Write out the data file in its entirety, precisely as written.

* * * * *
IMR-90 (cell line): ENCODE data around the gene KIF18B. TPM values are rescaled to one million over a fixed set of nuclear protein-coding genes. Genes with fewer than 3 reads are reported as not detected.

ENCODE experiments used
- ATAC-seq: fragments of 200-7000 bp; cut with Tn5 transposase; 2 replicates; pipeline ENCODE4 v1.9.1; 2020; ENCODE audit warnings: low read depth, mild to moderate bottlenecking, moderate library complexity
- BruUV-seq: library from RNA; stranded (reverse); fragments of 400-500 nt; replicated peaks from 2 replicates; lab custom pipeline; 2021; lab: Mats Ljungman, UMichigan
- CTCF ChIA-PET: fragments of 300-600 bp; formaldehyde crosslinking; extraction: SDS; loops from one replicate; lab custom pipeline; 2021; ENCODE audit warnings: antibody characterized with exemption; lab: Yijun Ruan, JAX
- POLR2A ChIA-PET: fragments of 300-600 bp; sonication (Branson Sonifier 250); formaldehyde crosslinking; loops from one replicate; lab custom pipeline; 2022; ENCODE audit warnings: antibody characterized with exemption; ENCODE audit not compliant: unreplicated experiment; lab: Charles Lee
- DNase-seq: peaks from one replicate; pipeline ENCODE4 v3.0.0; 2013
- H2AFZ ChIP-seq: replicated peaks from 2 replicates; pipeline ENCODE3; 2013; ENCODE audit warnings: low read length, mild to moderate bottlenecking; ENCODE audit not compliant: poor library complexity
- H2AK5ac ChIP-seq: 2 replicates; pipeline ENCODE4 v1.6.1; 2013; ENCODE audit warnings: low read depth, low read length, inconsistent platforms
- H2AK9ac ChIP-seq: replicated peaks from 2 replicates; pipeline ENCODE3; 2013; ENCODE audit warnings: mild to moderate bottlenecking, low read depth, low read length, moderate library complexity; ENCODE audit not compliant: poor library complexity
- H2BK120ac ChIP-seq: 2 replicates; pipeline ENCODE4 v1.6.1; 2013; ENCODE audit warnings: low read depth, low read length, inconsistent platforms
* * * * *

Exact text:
IMR-90 (cell line): ENCODE data around the gene KIF18B. TPM values are rescaled to one million over a fixed set of nuclear protein-coding genes. Genes with fewer than 3 reads are reported as not detected.

ENCODE experiments used
- ATAC-seq: fragments of 200-7000 bp; cut with Tn5 transposase; 2 replicates; pipeline ENCODE4 v1.9.1; 2020; ENCODE audit warnings: low read depth, mild to moderate bottlenecking, moderate library complexity
- BruUV-seq: library from RNA; stranded (reverse); fragments of 400-500 nt; replicated peaks from 2 replicates; lab custom pipeline; 2021; lab: Mats Ljungman, UMichigan
- CTCF ChIA-PET: fragments of 300-600 bp; formaldehyde crosslinking; extraction: SDS; loops from one replicate; lab custom pipeline; 2021; ENCODE audit warnings: antibody characterized with exemption; lab: Yijun Ruan, JAX
- POLR2A ChIA-PET: fragments of 300-600 bp; sonication (Branson Sonifier 250); formaldehyde crosslinking; loops from one replicate; lab custom pipeline; 2022; ENCODE audit warnings: antibody characterized with exemption; ENCODE audit not compliant: unreplicated experiment; lab: Charles Lee
- DNase-seq: peaks from one replicate; pipeline ENCODE4 v3.0.0; 2013
- H2AFZ ChIP-seq: replicated peaks from 2 replicates; pipeline ENCODE3; 2013; ENCODE audit warnings: low read length, mild to moderate bottlenecking; ENCODE audit not compliant: poor library complexity
- H2AK5ac ChIP-seq: 2 replicates; pipeline ENCODE4 v1.6.1; 2013; ENCODE audit warnings: low read depth, low read length, inconsistent platforms
- H2AK9ac ChIP-seq: replicated peaks from 2 replicates; pipeline ENCODE3; 2013; ENCODE audit warnings: mild to moderate bottlenecking, low read depth, low read length, moderate library complexity; ENCODE audit not compliant: poor library complexity
- H2BK120ac ChIP-seq: 2 replicates; pipeline ENCODE4 v1.6.1; 2013; ENCODE audit warnings: low read depth, low read length, inconsistent platforms